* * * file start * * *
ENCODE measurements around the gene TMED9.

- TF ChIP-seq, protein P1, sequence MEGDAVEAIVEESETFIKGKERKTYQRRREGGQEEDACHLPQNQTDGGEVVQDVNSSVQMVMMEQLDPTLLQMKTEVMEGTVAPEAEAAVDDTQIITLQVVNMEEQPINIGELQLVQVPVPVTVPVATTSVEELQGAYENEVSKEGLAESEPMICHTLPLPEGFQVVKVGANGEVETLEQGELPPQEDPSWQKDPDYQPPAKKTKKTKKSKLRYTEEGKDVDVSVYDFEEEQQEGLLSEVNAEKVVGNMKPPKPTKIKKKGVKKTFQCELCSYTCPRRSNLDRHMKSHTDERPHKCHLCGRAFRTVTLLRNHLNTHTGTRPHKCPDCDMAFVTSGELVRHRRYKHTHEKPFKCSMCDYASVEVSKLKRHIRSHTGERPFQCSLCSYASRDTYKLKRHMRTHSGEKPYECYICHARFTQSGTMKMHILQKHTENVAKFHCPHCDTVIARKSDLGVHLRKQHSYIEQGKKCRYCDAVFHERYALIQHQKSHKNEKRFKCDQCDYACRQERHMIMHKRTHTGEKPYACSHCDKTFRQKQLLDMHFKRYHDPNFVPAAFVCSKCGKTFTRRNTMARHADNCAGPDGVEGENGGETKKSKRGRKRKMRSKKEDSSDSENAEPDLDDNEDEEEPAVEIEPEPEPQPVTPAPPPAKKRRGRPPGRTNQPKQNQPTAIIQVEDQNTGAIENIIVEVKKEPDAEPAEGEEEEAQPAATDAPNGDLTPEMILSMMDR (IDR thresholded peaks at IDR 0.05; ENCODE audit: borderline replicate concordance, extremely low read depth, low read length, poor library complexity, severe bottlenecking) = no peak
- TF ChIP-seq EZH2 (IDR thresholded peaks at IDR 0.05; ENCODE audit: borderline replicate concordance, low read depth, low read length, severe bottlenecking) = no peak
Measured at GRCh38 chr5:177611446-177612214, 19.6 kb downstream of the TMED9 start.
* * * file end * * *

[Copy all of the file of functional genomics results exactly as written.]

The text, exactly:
ENCODE measurements around the gene TMED9.

- TF ChIP-seq, protein P1, sequence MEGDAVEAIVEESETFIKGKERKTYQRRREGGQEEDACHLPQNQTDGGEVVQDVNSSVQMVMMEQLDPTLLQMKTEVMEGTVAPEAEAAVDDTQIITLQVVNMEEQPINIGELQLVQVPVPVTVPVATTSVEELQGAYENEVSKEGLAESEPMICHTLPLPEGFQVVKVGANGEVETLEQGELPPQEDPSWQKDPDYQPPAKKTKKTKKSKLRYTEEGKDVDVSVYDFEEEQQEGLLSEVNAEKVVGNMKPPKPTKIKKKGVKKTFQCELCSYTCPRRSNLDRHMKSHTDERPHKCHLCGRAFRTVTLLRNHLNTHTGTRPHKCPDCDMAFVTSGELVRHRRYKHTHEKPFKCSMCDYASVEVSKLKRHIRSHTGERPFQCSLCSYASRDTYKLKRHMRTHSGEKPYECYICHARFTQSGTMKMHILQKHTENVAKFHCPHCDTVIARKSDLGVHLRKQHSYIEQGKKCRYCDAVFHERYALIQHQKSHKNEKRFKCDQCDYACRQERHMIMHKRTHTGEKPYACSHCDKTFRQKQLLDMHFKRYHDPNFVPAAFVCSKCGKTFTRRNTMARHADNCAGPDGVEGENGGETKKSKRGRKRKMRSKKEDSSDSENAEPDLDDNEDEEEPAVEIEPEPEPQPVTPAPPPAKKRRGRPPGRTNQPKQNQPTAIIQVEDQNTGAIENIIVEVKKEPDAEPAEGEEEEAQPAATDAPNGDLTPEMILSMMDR (IDR thresholded peaks at IDR 0.05; ENCODE audit: borderline replicate concordance, extremely low read depth, low read length, poor library complexity, severe bottlenecking) = no peak
- TF ChIP-seq EZH2 (IDR thresholded peaks at IDR 0.05; ENCODE audit: borderline replicate concordance, low read depth, low read length, severe bottlenecking) = no peak
Measured at GRCh38 chr5:177611446-177612214, 19.6 kb downstream of the TMED9 start.